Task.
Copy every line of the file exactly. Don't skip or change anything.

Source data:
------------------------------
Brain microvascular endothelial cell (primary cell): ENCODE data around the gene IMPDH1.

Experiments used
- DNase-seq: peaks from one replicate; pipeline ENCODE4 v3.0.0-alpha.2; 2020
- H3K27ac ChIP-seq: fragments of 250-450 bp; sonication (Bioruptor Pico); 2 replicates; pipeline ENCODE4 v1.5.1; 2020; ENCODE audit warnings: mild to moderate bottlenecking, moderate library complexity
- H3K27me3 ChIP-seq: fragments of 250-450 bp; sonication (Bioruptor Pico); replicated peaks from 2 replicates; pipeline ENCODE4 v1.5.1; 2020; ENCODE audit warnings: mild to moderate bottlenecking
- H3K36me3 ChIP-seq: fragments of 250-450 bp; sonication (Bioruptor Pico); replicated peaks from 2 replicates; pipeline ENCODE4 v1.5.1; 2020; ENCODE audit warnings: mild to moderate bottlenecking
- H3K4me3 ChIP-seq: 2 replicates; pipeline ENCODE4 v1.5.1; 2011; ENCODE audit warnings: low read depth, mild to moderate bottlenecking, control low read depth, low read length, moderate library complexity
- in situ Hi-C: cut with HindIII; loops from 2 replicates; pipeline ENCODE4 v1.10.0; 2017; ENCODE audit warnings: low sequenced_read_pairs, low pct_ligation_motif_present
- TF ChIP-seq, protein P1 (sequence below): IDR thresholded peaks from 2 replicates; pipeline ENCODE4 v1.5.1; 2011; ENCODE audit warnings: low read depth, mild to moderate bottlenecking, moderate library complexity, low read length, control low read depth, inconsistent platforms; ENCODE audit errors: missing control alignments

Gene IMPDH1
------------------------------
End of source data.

Brain microvascular endothelial cell (primary cell): ENCODE data around the gene IMPDH1.

Experiments used
- DNase-seq: peaks from one replicate; pipeline ENCODE4 v3.0.0-alpha.2; 2020
- H3K27ac ChIP-seq: fragments of 250-450 bp; sonication (Bioruptor Pico); 2 replicates; pipeline ENCODE4 v1.5.1; 2020; ENCODE audit warnings: mild to moderate bottlenecking, moderate library complexity
- H3K27me3 ChIP-seq: fragments of 250-450 bp; sonication (Bioruptor Pico); replicated peaks from 2 replicates; pipeline ENCODE4 v1.5.1; 2020; ENCODE audit warnings: mild to moderate bottlenecking
- H3K36me3 ChIP-seq: fragments of 250-450 bp; sonication (Bioruptor Pico); replicated peaks from 2 replicates; pipeline ENCODE4 v1.5.1; 2020; ENCODE audit warnings: mild to moderate bottlenecking
- H3K4me3 ChIP-seq: 2 replicates; pipeline ENCODE4 v1.5.1; 2011; ENCODE audit warnings: low read depth, mild to moderate bottlenecking, control low read depth, low read length, moderate library complexity
- in situ Hi-C: cut with HindIII; loops from 2 replicates; pipeline ENCODE4 v1.10.0; 2017; ENCODE audit warnings: low sequenced_read_pairs, low pct_ligation_motif_present
- TF ChIP-seq, protein P1 (sequence below): IDR thresholded peaks from 2 replicates; pipeline ENCODE4 v1.5.1; 2011; ENCODE audit warnings: low read depth, mild to moderate bottlenecking, moderate library complexity, low read length, control low read depth, inconsistent platforms; ENCODE audit errors: missing control alignments

Gene IMPDH1